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Opinion

Paul McNamee: Time to care for the carers

"There is an estimated 700,000 children who act as carers for their relatives or guardians in Britain"

Let’s start with Emily Kay. Emily is 12 years old. She has two brothers, Peter who is 15 and Christopher who is eight. She lives with them and her mum and dad in Chesterfield. They are a happy family.

However, Emily’s mum has cerebral palsy. As do her brothers. Following a serious car accident, her dad has mobility issues. Emily acts as their carer.

She has some help from her gran and two adult carers but Emily, who is 12, gets up in the morning to get them all ready. She prepares them meals, cleans, tidies, fetches medicine.

Last week Emily won the Children of Courage award, with the support of the charity Action for Children. This is what Emily, 12, said: “It can be really tiring looking after my family but I love them very much and would do anything for them.”

I read that and I burst into tears feeling humbled and burning with anger. Emily is one of an estimated 700,000 children who act as carers for their relatives or guardians in Britain. Think about that. That is the population, give or take, of Glasgow. Or two Cardiffs or two Brightons. At a time when children need to rebel and find their own way and sleep in late and be grouchy and ungrateful and generally act like growing teens, there are hundreds of thousands who simply can’t.

The short-termism of the system, the reactive nature of it, is the problem

We use a lot of energy furrowing brows and trying to work out the mindset of political leaders.

We could wonder, for instance, why last week Chancellor Philip Hammond said deficit reduction was not his focus. Investment in capital projects was the way ahead. Which is welcome but a volte-face from the approach of his predecessor – an approach that Hammond himself, as a key lever-puller in government, backed just a few weeks ago.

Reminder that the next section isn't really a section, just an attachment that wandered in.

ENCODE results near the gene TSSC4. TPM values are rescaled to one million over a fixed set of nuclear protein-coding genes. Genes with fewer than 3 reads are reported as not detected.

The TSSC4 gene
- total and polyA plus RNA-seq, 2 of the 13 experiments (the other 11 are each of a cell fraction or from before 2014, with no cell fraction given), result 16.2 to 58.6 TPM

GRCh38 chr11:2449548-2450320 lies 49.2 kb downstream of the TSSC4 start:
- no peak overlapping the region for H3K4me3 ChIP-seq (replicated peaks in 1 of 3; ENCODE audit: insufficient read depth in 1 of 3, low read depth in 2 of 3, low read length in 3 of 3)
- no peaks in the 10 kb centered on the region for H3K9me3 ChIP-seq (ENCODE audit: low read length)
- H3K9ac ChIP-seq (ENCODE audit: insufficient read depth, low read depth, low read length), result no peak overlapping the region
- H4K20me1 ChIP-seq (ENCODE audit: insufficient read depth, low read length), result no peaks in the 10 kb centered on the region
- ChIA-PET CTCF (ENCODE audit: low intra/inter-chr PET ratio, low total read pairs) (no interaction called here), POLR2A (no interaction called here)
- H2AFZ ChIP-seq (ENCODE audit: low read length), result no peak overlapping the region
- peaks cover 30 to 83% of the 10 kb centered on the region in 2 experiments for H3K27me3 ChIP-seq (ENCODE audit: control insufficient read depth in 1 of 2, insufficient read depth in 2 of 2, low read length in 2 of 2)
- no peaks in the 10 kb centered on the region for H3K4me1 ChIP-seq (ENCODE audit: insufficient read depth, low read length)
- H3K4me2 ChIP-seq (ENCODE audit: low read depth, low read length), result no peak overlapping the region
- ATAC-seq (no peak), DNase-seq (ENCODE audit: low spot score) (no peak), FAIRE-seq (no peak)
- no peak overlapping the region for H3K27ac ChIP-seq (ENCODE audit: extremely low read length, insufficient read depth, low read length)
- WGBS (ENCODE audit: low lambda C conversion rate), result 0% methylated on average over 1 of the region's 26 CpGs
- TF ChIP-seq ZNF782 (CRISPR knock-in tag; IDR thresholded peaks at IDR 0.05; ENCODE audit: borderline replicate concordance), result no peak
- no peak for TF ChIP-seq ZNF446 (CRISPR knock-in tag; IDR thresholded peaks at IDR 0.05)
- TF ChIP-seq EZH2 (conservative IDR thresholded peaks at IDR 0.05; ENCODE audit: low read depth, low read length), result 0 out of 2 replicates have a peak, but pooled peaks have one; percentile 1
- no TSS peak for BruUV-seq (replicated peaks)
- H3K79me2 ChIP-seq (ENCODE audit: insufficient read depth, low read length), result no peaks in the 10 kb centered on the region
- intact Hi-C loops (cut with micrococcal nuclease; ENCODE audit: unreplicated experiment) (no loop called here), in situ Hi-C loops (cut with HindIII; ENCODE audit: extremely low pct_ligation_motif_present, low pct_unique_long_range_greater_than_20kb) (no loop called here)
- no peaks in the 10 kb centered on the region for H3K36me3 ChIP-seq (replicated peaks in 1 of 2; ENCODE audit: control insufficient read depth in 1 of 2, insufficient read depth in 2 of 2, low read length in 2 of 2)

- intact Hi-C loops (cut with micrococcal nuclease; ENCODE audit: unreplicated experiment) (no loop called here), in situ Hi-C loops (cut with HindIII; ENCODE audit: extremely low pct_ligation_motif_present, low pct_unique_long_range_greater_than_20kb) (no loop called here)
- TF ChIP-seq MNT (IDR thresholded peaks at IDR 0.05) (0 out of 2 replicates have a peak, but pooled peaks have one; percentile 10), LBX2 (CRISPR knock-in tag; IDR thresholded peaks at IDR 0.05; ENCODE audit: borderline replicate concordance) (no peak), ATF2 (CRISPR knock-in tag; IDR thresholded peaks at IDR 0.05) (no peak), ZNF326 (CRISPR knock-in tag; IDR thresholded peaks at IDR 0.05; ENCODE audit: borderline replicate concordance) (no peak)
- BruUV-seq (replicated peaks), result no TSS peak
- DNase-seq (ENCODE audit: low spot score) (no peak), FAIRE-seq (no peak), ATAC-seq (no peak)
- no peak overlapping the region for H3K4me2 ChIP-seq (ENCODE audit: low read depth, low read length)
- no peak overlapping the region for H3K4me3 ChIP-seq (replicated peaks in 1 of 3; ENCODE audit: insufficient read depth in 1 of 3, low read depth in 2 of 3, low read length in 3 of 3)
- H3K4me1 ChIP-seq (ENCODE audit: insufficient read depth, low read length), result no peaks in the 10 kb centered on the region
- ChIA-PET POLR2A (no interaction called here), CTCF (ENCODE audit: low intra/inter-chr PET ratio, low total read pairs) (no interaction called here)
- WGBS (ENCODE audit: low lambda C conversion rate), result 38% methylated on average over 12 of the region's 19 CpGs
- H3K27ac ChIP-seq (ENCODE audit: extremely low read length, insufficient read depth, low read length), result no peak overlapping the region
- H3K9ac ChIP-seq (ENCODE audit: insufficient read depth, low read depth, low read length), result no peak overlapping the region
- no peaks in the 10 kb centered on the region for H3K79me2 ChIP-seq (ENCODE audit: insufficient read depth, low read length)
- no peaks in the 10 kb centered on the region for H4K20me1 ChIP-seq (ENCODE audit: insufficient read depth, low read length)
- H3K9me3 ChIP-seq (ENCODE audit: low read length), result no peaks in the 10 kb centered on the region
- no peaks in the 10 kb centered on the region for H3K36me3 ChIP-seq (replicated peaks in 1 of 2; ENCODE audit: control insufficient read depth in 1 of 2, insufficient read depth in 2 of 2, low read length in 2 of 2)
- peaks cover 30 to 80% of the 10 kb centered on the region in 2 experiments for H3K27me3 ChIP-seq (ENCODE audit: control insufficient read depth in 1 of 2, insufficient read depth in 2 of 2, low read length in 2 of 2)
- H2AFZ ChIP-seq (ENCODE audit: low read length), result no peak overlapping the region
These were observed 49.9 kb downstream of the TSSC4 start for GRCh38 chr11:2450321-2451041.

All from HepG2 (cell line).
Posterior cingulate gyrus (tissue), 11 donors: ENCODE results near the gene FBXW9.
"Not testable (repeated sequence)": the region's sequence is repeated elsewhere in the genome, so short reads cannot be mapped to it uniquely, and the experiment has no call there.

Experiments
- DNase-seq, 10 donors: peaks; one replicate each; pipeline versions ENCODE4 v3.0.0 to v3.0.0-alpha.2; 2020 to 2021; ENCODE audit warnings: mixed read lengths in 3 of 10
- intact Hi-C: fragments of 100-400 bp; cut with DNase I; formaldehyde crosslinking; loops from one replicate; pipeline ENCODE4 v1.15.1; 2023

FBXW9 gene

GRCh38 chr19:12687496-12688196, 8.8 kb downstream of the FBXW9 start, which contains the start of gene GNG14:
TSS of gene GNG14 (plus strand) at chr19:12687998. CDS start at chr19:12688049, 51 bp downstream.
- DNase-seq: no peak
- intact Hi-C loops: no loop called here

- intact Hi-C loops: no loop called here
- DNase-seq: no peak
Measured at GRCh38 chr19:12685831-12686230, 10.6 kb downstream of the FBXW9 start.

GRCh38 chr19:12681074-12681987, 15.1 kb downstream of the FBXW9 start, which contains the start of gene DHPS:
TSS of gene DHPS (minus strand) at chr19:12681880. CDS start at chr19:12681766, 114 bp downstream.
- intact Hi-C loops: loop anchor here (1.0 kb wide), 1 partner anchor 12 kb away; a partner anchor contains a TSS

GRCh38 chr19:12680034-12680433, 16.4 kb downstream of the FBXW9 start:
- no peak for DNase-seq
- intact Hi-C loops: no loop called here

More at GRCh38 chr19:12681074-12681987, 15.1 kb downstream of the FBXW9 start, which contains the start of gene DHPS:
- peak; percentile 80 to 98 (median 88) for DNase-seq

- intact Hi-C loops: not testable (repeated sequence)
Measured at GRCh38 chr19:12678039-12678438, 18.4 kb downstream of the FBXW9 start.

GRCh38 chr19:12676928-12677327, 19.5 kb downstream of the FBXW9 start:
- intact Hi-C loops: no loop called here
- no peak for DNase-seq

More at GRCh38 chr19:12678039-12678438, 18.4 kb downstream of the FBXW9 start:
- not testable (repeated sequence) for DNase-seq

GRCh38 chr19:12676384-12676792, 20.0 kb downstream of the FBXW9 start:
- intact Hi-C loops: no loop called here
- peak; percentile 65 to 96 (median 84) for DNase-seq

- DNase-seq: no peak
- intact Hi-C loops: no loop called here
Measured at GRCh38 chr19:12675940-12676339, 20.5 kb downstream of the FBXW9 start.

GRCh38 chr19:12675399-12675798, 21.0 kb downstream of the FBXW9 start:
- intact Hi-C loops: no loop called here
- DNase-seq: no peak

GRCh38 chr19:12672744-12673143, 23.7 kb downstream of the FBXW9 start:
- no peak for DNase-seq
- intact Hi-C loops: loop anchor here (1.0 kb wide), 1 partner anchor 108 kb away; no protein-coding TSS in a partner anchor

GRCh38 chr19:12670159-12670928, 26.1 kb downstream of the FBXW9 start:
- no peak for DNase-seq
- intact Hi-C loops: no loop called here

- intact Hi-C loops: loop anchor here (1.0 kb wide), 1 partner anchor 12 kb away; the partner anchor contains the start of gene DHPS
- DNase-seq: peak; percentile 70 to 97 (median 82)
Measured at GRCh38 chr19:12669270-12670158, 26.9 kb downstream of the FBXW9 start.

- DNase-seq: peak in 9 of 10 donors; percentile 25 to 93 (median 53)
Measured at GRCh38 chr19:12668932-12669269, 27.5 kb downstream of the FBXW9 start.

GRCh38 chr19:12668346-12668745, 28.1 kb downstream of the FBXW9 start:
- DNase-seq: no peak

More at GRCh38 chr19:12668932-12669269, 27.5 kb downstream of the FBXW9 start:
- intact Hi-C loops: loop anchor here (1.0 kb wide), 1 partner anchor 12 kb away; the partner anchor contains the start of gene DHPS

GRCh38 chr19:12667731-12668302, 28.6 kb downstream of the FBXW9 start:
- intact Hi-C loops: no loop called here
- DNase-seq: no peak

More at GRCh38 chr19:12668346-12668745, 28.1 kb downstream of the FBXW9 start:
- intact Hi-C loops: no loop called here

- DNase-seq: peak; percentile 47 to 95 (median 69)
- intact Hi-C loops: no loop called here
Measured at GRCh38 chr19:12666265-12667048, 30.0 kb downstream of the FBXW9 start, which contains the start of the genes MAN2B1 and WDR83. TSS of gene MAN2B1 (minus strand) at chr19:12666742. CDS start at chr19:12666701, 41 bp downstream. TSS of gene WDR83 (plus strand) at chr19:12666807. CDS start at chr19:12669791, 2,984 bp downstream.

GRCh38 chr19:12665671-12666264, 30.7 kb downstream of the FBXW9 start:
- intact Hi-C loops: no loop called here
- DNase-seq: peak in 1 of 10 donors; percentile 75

Hammond’s decision isn’t bad but the short-termism of the system, the reactive nature of it, is the problem. If we are asked to make sacrifices for the future generation’s sake, yet within months we’re told to jettison these plans, how can that help build for that future? There is a whole other warren to explore around the illiberal and pernicious idea of how to deal with foreign workers. How to begin and navigate that one…

At any point, we can allow our own jaundiced rhetoric, assembled like shaky scaffolding with bits of knowledge we’ve collected, received truths and furious headlines, to make us demand that they, the others, everybody else, changes.

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In last week’s Big Issue John Lydon said an interesting thing. John Lydon, I find, frequently says interesting things.

Revolution, he said, begins at home. “Change yourself before you start telling the rest of the world what to do. Lead by example.”

It’s a very Jesus thing to say. But then he always was a bit of a messiah figure. It’s a move from a belief that anger is an energy.

The point is apt. We can’t simply go around angrily pointing. Fury is fomenting everywhere. It brings few answers. Why add to the bubbling brew?

Instead, we should say: what can I do to help? I choose to ask this around young carers. They are carrying a torch worth following. They are mighty.

What can I do to help?

If you have any comments please email me at paul.mcnamee@bigissue.com, tweet @pauldmcnamee, or send a letter to The Big Issue, 43 Bath Street, Glasgow, G2 1HW

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